Immunotherapy success in prostate cancer
The immunotherapy agent pembrolizumab has shown positive results in men with advanced prostate cancer who had run out of treatment options.
The trial of 258 men with advanced disease found around 38 per cent were still alive after a year, while 11 per cent did not see the cancer grow when treated with the checkpoint inhibitor pembrolizumab.
The full results of the trial, led by a team at the Institute of Cancer Research, London, and the Royal Marsden NHS Foundation Trust, will be presented at the American Society of Clinical Oncology (ASCO) annual meeting in Chicago.
Immunotherapy works by kick-starting the immune system to identify cancer cells and is already successfully used in other cancers, including melanoma. However, this is the first time it has been found to be effective in prostate cancer
One of the trial leaders, Professor Johan de Bono, says: ‘In the last few years immunotherapy has changed the way we treat many advanced cancers – but up to now no one had demonstrated a benefit in men with prostate cancer.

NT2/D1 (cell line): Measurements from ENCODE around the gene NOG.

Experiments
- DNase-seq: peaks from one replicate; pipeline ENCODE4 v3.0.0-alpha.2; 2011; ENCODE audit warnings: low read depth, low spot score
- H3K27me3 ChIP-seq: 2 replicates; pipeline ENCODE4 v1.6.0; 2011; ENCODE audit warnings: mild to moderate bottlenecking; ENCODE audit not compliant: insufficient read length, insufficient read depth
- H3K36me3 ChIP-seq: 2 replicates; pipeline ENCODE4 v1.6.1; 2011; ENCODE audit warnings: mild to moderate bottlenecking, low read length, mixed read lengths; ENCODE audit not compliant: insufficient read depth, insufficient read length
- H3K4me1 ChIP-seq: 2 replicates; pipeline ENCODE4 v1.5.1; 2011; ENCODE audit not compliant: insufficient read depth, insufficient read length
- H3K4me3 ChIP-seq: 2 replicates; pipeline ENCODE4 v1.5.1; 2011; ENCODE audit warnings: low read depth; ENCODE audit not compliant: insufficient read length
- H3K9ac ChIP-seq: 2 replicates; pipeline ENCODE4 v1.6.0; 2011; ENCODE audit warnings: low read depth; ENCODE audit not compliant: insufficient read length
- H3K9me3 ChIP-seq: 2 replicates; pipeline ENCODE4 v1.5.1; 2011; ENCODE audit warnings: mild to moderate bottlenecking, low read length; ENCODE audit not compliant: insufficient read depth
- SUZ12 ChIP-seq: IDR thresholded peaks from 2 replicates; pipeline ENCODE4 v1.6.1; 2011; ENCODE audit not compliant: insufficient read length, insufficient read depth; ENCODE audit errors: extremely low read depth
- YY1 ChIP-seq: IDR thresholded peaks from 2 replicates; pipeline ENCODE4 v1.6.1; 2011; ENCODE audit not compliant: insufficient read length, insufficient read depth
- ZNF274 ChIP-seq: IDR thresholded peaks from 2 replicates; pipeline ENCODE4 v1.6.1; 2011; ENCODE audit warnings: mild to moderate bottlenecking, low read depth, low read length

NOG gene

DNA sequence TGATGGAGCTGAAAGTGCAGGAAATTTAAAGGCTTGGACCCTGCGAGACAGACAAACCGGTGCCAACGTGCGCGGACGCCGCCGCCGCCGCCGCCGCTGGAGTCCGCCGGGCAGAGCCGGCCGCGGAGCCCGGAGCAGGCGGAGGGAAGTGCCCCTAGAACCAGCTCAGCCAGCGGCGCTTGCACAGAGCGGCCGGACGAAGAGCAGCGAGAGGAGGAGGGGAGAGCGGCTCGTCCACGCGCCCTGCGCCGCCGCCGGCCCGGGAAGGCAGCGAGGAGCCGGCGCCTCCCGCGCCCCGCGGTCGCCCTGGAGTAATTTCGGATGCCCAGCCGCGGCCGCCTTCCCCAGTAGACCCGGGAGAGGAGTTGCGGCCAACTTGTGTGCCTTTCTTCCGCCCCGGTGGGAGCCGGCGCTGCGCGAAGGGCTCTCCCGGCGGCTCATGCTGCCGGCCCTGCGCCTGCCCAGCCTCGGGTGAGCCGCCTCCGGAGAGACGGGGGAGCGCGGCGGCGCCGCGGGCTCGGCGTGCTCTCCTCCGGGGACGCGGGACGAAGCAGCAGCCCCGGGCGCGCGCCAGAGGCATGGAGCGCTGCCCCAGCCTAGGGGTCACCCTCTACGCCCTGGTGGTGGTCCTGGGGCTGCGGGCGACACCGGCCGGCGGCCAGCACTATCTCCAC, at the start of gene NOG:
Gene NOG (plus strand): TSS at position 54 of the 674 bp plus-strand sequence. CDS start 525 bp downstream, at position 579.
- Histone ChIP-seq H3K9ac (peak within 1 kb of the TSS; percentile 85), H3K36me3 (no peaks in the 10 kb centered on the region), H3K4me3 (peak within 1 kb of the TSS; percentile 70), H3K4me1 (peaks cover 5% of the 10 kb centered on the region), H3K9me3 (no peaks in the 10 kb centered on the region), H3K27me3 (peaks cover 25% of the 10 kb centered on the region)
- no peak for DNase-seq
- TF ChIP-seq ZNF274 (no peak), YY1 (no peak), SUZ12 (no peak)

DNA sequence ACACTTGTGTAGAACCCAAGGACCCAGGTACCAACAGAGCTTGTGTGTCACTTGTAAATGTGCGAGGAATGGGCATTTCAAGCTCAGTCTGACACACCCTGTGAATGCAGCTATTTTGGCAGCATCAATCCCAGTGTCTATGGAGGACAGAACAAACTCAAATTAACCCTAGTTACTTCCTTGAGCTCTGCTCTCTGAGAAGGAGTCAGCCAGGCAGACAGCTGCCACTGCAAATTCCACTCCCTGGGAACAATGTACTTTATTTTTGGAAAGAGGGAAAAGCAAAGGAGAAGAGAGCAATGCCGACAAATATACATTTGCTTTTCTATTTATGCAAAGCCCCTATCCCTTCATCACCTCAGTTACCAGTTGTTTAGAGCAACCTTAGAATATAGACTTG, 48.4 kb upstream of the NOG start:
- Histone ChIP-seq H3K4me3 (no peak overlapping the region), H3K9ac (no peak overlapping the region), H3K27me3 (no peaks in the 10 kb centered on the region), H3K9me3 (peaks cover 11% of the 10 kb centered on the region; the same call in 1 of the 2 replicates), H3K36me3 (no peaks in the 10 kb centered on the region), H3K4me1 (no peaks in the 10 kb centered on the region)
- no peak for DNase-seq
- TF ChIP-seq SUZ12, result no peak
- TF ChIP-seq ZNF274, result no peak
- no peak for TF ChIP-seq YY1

Our study has found that immunotherapy can benefit a subset of men with advanced, otherwise untreatable prostate cancer, and these are most likely to include patients who have specific DNA repair mutations within their tumours.’
Only five per cent of men in the trial saw their tumours shrink or disappear after treatment but many of those had mutations in genes involved in repairing DNA in their tumours.
The researchers suggest these mutating cancer cells may be easy for the immune system to recognise and attack because they look different from healthy cells.
Professor de Bono said: ‘We are planning a new clinical trial, specifically in men with prostate cancer whose tumours have mutations in DNA repair genes, to see if immunotherapy can become a standard part of their treatment.’